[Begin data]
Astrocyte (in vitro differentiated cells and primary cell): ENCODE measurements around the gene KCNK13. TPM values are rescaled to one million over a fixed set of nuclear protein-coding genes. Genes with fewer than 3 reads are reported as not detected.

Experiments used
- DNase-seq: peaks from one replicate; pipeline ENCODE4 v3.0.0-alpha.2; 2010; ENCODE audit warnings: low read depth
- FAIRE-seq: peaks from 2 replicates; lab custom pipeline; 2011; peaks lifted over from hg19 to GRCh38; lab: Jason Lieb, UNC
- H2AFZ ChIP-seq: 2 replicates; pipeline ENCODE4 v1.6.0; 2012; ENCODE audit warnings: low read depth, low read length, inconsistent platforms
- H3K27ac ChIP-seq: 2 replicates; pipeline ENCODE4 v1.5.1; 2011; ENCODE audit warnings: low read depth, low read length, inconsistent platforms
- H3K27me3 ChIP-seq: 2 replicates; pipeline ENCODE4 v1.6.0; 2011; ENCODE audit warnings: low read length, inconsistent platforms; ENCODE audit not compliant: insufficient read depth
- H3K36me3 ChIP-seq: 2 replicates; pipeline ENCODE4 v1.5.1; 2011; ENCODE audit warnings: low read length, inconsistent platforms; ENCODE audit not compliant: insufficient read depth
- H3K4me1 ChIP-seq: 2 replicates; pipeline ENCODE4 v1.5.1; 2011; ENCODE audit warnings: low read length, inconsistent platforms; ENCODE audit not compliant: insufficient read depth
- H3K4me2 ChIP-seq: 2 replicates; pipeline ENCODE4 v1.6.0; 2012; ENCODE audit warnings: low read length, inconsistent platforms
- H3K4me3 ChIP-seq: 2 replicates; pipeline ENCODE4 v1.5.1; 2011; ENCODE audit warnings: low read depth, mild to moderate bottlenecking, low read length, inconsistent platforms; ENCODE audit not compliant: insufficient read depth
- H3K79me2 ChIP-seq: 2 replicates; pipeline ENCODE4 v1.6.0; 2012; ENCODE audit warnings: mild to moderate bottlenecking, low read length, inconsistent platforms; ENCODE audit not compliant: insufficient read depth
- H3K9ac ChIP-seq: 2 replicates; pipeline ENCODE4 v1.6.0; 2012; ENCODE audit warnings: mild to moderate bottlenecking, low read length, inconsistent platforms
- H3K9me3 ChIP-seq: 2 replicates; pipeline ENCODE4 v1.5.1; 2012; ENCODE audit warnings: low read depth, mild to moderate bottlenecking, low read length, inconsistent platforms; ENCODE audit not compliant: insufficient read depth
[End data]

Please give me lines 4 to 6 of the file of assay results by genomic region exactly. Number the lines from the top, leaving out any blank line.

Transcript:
- FAIRE-seq: peaks from 2 replicates; lab custom pipeline; 2011; peaks lifted over from hg19 to GRCh38; lab: Jason Lieb, UNC
- H2AFZ ChIP-seq: 2 replicates; pipeline ENCODE4 v1.6.0; 2012; ENCODE audit warnings: low read depth, low read length, inconsistent platforms
- H3K27ac ChIP-seq: 2 replicates; pipeline ENCODE4 v1.5.1; 2011; ENCODE audit warnings: low read depth, low read length, inconsistent platforms